As the reality of state budget cuts trickles down to communities across the commonwealth, Martha's Vineyard Community Services is taking its share of hits.

"This is devastating across the board to this Island. It shakes the foundation of the support network we've created," said Ned Robinson-Lynch, executive director of Martha's Vineyard Community Services, in a conversation with the Gazette this week.

The Massachusetts Department of Mental Health cut 18 per cent - some $20,000 - from its funding for the Community Services emergency hotline. The hotline, staffed 24 hours a day, provides emergency assistance for patients struggling with psychological crisis.

Mr. Robinson-Lynch said this cut will be the hardest to absorb.

"How do you trim emergency services? We can't say we'll stop covering emergencies on Saturday night," Mr. Robinson-Lynch said.

The Department of Mental Health also slashed 25 per cent from outpatient services, a program offering financial assistance to uninsured children who need counseling. The Department of Public Health cut 10 per cent across the board and an additional 10 per cent from substance abuse counseling offered to inmates leaving the Edgartown House of Corrections. The Massachusetts Rehabilitation Resource Center cut $2,000 from vocational training for special needs adults at the Island Employment Center. Child Care Services lost $5,200 in assistance for children referred by the Department of Social Services. The smoking cessation program budget dropped some $13,000 - which Mr. Robinson-Lynch said was due in part to underutilization of the program.

"It's really unconscionable. It's all in service to a tax cut - is this something we want to be doing?" he said.

Community Services will attempt to find means to absorb the costs internally.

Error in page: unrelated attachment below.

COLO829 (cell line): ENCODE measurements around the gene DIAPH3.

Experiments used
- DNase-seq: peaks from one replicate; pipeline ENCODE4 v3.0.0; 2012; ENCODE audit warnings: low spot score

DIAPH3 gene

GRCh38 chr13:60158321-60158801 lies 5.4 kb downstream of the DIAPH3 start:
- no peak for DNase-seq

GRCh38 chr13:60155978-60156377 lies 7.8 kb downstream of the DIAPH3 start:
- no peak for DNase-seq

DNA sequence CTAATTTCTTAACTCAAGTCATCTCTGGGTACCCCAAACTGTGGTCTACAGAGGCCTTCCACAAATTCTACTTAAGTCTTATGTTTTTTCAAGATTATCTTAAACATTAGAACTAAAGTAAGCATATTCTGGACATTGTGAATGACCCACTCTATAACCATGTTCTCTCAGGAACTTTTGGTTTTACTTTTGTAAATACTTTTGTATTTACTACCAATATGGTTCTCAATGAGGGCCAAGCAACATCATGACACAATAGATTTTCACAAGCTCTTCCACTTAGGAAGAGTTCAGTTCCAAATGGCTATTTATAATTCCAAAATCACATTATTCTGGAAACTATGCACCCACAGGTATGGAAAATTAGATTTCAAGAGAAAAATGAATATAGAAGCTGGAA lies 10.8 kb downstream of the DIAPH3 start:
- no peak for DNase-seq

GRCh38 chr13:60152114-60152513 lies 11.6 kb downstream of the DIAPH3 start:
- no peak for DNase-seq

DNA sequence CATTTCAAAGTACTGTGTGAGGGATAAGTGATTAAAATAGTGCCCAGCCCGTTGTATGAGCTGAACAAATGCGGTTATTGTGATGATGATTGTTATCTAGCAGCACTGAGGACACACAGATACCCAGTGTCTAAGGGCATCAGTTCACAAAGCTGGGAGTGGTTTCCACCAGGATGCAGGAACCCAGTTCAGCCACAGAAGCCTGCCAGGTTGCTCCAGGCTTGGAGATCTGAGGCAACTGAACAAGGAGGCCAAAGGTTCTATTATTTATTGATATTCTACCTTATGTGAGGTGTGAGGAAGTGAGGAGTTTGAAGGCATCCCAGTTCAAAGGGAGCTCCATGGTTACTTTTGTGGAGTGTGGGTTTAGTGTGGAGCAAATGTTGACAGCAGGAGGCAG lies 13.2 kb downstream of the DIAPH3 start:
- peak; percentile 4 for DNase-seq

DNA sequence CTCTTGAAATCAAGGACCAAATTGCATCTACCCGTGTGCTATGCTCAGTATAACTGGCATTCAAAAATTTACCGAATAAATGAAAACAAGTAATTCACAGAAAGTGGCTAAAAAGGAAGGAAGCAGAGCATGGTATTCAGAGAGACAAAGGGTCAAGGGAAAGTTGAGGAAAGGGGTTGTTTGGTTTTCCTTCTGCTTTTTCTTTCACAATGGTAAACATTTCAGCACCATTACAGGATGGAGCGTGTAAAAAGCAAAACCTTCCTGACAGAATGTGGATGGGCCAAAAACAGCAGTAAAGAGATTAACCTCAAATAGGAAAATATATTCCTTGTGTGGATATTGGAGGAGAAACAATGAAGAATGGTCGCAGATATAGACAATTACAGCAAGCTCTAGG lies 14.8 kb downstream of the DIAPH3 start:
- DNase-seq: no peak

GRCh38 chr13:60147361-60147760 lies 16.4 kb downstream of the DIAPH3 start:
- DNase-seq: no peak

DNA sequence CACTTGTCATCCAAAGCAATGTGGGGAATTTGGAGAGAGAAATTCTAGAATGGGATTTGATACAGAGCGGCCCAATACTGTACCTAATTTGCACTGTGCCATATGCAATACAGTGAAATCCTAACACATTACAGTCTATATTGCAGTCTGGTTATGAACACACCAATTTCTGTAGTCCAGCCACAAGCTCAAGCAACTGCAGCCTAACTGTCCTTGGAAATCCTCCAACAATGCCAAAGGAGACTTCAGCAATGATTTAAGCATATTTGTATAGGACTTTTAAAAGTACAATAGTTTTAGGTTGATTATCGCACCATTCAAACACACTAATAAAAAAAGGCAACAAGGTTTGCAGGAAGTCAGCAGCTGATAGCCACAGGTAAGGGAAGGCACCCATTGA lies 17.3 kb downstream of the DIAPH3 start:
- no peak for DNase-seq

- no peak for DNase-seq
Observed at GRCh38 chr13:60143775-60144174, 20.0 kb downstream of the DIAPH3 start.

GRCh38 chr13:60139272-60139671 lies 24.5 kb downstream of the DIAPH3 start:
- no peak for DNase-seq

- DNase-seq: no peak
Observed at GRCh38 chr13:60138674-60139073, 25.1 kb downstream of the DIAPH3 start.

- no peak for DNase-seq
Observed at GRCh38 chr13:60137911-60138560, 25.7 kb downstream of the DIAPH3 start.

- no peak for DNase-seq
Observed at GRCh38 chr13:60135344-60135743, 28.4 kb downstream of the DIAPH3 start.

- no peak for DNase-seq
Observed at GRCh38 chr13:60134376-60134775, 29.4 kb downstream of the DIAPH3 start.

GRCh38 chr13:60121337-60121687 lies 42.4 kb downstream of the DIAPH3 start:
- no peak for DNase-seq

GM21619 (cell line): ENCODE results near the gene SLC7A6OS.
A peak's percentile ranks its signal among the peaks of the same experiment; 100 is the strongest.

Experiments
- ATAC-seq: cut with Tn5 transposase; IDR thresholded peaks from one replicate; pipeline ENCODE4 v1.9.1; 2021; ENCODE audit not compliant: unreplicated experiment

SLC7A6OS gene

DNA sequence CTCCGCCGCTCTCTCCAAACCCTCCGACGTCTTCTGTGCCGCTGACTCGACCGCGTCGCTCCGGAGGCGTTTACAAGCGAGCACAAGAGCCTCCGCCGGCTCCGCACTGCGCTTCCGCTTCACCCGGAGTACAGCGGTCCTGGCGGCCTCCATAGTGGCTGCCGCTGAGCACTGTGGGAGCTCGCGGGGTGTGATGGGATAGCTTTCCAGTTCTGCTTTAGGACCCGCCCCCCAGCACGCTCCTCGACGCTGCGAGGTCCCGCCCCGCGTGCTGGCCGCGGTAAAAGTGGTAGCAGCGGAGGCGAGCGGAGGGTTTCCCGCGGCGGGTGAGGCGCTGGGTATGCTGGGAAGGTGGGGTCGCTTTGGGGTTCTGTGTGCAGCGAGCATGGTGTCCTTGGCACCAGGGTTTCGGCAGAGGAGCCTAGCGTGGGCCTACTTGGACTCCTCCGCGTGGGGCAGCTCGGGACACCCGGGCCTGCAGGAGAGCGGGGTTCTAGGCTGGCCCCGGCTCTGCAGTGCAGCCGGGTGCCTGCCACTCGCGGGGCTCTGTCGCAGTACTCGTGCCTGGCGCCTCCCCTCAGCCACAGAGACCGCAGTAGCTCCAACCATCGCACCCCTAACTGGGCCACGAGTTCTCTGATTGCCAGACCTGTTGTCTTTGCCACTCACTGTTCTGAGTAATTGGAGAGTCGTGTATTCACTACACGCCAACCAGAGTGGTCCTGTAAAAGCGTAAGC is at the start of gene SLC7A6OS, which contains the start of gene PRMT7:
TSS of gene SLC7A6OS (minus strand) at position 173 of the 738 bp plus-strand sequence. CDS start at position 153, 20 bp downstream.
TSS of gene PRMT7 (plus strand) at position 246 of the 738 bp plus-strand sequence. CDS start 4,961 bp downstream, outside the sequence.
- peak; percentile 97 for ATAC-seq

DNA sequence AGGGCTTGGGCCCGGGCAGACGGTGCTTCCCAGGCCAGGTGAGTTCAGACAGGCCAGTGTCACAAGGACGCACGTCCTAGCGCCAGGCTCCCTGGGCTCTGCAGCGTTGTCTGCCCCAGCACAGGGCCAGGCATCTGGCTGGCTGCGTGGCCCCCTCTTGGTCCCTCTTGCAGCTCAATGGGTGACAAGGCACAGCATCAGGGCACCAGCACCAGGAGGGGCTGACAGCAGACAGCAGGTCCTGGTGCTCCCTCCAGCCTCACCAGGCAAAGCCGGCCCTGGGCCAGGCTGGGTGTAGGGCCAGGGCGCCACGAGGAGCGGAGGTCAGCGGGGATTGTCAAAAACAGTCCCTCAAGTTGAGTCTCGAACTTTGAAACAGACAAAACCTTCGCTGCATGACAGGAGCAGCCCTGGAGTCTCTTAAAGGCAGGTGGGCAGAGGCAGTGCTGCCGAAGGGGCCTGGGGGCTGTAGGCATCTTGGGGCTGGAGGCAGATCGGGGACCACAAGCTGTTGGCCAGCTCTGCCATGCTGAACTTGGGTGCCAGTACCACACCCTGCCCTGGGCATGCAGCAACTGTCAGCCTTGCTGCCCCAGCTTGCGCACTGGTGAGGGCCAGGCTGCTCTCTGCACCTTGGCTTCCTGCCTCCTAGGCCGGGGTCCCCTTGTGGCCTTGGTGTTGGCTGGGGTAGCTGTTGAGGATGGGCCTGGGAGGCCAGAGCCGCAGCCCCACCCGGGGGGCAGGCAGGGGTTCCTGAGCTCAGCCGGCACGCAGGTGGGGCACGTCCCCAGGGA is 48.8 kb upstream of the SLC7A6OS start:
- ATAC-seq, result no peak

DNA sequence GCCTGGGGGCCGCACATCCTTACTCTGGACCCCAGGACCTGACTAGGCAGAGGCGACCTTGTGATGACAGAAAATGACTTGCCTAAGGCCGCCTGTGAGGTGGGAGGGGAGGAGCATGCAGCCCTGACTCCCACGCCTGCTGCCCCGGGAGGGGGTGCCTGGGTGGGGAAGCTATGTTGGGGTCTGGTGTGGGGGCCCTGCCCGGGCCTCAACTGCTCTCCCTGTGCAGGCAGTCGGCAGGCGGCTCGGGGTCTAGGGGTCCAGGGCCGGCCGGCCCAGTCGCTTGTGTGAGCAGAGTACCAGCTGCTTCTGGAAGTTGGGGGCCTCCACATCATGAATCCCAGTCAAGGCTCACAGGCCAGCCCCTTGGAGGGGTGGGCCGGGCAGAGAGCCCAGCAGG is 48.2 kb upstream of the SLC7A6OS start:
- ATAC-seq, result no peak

"We ask the question, ‘How do we affect services the least?' We might cut some training for staff," Mr. Robinson-Lynch said. He said they may also request to shift any surpluses from one program to another - a benefit to having a multi-program agency.

Community Services will try to compensate for remaining losses through fundraising. But that's a challenge, as the agency already raises approximately $200,000 annually.

"Frankly, this may not be the best way to run a business, but we cannot abandon the people we serve," Mr. Robinson-Lynch said.

He said Community Services braced for some hits as the economy began to falter earlier in 2001. Cost of living increases for staff were delayed from July to January of this year.

"It's difficult for our staff to live here under these circumstances, but we can handle this. If the cuts continue, however, we'll have to curtail some programs," he said.

And Mr. Robinson-Lynch knows more cuts are a real threat.

Community Services' current losses in funding resulted from $650 million in slashes from a $22 billion state budget finally approved by the legislature in November - five months behind schedule. But as state revenues continue to free-fall, acting Governor Jane Swift has threatened to evoke emergency powers to cut another $10 million and freeze $90 million in state programs for the remaining five months of this fiscal year.

"We are not out of the woods yet. I could get a call any day about more cuts," Mr. Robinson-Lynch said.

He said projections for the next fiscal year look even more grim.

But as Community Services swallows the reality of a bleak economy, Mr. Robinson-Lynch draws strength from the resiliency of Community Services during massive cuts in state funding in the early 1990s.

"It was every bit as bad, and we survived it," he said.